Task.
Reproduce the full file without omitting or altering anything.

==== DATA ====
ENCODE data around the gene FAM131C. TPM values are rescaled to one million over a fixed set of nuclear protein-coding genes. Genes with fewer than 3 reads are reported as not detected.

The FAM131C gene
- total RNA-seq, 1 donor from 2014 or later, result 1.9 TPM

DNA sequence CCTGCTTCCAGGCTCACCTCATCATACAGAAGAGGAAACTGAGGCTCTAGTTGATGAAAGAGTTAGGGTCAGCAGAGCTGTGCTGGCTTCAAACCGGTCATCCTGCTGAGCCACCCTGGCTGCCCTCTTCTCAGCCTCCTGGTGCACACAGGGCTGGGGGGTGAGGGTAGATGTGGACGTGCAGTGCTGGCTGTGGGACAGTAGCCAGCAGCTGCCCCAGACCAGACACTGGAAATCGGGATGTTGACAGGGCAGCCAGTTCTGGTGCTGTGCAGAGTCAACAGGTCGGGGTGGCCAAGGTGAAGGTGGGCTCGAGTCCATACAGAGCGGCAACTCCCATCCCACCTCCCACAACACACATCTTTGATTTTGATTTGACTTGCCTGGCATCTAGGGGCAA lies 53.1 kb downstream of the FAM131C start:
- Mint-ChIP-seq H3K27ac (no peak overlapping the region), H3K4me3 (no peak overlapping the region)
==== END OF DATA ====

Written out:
ENCODE data around the gene FAM131C. TPM values are rescaled to one million over a fixed set of nuclear protein-coding genes. Genes with fewer than 3 reads are reported as not detected.

The FAM131C gene
- total RNA-seq, 1 donor from 2014 or later, result 1.9 TPM

DNA sequence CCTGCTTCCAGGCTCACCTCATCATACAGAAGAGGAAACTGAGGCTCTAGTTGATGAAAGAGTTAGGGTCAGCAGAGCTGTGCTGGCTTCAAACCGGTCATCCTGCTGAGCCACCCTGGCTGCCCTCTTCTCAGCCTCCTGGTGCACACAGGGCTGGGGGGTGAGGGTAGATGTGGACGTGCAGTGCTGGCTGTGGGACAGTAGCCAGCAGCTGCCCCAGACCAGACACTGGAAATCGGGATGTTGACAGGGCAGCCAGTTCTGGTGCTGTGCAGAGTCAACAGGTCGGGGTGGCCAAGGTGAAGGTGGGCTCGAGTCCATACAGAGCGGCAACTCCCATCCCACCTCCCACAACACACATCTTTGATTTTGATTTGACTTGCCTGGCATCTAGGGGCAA lies 53.1 kb downstream of the FAM131C start:
- Mint-ChIP-seq H3K27ac (no peak overlapping the region), H3K4me3 (no peak overlapping the region)